This process is hypothesis testing with , the null hypothesis, stating that the percentages in each spatial unit are similar to each other. Any observed differences are simply the result of sampling error. The hypothesis being tested is that there are significant internal differences in the distribution of material over the site.

To implement the calculations in MFWorks requires the use of a number of
mathematical functions of the GIS. The site data described above is entered into MFWorks
using a "XYZ" file that allows a surface scatter to be plotted. These maps must be aligned
properly with the *CulturalAreas* map that allocated the village space. The amount of each
chert type is then counted by running a “Score” operation against each area which totals the
number of each type per sub-area. These numbers are then used to calculate the confidence
interval values for each sub area of the village. The final "Combine" is simply used to create a
single legend with all of the pertinent data. The script to do these calculations follows:

/* Kettle Point Chert Distribution Analysis Script

Input - four maps, one for each chert type <

- the CuturalAreas map to be used.

Count the occurrence of each type within each sub-area of the site and calculate the total of all types */

KPScore = Score CulturalAreas by KettlePointChert total;

LTCScore = Score CulturalAreas by LTChert total;

OnScore = Score CulturalAreas by OnondagaChert total;

OtScore = Score CulturalAreas by OtherChert total;

TotalScore = KPScore + LTCScore + OnScore + OtScore;

/* Calculate the frequency and the confidence interval of one type for each area and turn the results into percentages */

Freq = (KPScore * 1.0) / TotalScore;

StandardError = (1.96 * (Freq * (1-Freq) / TotalScore )^ .5);

Percent = (Trunc (Freq * 1000 + 0.5))/10.0;

SEPercent = (Trunc (StandardError * 1000 +0.5))/10.0;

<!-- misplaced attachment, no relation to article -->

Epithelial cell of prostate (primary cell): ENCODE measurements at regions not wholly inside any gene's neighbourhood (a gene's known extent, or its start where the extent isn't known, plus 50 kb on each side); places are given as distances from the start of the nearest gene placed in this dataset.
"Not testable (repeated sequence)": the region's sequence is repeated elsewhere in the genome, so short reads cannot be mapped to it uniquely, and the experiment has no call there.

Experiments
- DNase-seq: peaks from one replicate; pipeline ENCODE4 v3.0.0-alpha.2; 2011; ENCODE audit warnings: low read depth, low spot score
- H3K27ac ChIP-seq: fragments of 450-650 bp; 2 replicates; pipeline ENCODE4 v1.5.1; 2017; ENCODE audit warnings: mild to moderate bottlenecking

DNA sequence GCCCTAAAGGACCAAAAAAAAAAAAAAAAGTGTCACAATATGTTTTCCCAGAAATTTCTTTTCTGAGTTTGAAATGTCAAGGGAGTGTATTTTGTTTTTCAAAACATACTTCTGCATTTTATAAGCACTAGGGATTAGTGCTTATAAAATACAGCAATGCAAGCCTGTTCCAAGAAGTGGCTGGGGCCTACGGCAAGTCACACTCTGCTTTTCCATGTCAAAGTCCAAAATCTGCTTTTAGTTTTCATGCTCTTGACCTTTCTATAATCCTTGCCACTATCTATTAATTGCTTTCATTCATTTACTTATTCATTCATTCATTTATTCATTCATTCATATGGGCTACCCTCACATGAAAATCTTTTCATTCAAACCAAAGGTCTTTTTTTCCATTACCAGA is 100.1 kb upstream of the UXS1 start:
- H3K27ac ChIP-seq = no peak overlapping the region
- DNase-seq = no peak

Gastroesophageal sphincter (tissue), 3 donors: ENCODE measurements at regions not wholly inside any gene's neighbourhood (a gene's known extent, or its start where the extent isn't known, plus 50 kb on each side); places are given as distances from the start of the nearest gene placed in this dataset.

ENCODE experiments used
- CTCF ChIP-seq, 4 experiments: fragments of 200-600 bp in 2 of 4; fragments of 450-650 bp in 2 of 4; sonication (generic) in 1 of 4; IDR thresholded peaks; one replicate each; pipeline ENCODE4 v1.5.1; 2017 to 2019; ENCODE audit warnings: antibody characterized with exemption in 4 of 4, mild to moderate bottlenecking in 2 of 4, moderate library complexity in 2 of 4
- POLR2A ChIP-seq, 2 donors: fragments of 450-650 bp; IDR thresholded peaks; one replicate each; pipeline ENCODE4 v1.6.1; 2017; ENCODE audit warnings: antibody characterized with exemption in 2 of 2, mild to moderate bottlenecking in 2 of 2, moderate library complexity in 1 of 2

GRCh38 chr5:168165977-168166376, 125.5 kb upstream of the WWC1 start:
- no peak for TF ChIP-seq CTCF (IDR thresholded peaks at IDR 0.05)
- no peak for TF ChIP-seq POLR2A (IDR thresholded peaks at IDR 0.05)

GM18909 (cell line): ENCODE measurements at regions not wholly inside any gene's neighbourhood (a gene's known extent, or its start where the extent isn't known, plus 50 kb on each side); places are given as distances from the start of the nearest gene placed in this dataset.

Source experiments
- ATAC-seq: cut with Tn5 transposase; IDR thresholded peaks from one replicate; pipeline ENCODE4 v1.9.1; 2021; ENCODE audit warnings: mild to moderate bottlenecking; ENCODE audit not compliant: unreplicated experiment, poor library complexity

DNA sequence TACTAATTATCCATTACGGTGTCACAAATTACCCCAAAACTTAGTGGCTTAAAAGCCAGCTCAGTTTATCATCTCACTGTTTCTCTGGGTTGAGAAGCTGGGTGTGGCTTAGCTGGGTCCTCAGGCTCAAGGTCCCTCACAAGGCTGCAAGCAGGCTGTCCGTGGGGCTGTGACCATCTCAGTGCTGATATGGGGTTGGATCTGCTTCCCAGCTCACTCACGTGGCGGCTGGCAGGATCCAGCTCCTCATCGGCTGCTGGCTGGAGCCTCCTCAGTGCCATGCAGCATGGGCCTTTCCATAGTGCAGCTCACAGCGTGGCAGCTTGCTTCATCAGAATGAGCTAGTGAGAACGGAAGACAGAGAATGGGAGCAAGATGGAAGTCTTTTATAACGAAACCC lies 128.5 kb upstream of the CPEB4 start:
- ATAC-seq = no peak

/* Combine the results to create a single legend */

FA1 = Combine CulturalAreas with TotalScore with SEPercent with Percent;

/* Plot the individual points for this execution on the resulting map. */

BA1 = spread KettlePointChert to 2.5;

BA2 = recode BA1 assigning 100 to 0...3;

KPAnalysis = Cover FA1 with BA2;

As noted above, when the confidence intervals do not overlap the determination of statistical significance is easy and can be made directly from a review of the legend. However, a problem arises when there is partial overlap. In this case, more statistical calculations are necessary to determine whether or not the differences are statistically significant. It was not possible to implement these calculations in the GIS as it involves comparison of each area of the site with all other areas of the site. In order to calculate whether the differences between areas were statistically significant the data from the legend produced by the preceding script were entered into an Excel spreadsheet that performed the calculations using the following formula to compare each pair of areas. The formula is taken from Wonnacott and Wonnacott (1990):

Where the greek letters pi-sub1 and pi-sub2 are the real proportions in the populations from which the samples are drawn.

P1 and P2 are the frequency of the particular item (e.g. Kettle Point chert) each of the two areas being compared.

n1 and n2 are the total number of flakes in each area.

Interpreting the results of this calculation is simply answering the question, "Is zero included within the resulting confidence interval. If the answer is "yes" the differences are not statistically significant. If the answer is "No" the differences are statistically significant. The results of these calculations on the individual sites are included in Appendix C: Chapter Five Tables and the differences that are significant are highlighted.

The result of this analysis is that the differences in percentage of various site areas can be quickly calculated and compared. Once the initial maps of artefact distributions are prepared it is relatively simple to run a number of iterations on the analysis simply by creating different maps defining the cultural areas.

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**Copywrite 2003 - James R. Keron**